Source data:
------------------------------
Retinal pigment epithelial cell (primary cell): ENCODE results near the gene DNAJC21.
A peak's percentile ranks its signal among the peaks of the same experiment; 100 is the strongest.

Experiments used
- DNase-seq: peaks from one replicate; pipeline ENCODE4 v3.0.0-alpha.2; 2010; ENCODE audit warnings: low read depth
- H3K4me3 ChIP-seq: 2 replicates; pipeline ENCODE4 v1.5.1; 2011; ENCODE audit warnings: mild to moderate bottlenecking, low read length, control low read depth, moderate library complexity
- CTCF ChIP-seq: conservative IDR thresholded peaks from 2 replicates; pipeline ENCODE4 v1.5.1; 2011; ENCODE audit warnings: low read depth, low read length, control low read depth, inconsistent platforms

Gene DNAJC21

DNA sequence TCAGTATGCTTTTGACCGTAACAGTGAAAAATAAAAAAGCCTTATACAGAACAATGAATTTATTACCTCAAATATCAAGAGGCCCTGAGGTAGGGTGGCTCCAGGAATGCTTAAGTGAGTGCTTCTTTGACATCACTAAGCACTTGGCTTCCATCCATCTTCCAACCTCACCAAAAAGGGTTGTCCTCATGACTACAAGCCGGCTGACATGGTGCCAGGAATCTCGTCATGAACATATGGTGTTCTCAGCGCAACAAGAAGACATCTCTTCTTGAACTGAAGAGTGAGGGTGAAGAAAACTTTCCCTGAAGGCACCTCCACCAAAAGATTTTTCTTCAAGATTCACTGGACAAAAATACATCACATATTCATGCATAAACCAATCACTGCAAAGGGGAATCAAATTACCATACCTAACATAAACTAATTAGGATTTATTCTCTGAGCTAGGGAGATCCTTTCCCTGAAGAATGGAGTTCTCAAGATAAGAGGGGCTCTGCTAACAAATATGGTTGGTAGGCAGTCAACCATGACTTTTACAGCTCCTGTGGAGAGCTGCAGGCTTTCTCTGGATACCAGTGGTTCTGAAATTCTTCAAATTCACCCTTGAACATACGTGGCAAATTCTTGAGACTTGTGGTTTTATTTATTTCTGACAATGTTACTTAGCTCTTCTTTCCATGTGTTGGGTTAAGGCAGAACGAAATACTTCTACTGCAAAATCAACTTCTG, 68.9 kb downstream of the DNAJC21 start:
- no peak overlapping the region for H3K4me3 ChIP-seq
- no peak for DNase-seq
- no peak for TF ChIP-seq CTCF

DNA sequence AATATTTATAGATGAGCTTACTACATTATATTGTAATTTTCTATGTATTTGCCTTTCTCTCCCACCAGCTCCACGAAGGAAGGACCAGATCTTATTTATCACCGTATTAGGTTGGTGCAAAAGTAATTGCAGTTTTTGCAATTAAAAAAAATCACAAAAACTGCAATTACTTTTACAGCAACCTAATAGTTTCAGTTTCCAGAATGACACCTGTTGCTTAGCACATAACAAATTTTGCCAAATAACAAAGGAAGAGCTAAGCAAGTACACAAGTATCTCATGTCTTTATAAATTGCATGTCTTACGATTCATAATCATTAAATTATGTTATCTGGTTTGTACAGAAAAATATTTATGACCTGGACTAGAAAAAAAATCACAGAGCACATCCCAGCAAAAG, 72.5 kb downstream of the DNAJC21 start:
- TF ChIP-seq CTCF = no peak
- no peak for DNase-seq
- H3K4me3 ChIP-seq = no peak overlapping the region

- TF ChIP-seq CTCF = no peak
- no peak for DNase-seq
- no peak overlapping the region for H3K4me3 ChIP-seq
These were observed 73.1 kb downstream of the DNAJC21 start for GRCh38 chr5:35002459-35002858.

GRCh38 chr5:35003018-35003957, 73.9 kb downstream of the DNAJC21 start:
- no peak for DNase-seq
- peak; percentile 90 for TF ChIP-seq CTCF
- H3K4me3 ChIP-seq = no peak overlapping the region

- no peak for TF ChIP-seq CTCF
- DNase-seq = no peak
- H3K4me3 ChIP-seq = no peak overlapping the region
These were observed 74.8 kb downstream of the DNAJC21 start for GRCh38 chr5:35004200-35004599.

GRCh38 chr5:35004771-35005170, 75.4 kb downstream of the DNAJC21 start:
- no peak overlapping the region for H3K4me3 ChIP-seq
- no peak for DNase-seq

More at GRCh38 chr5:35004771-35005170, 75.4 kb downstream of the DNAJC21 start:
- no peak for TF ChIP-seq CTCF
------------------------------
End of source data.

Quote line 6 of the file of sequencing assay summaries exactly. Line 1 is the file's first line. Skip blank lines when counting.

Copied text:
- CTCF ChIP-seq: conservative IDR thresholded peaks from 2 replicates; pipeline ENCODE4 v1.5.1; 2011; ENCODE audit warnings: low read depth, low read length, control low read depth, inconsistent platforms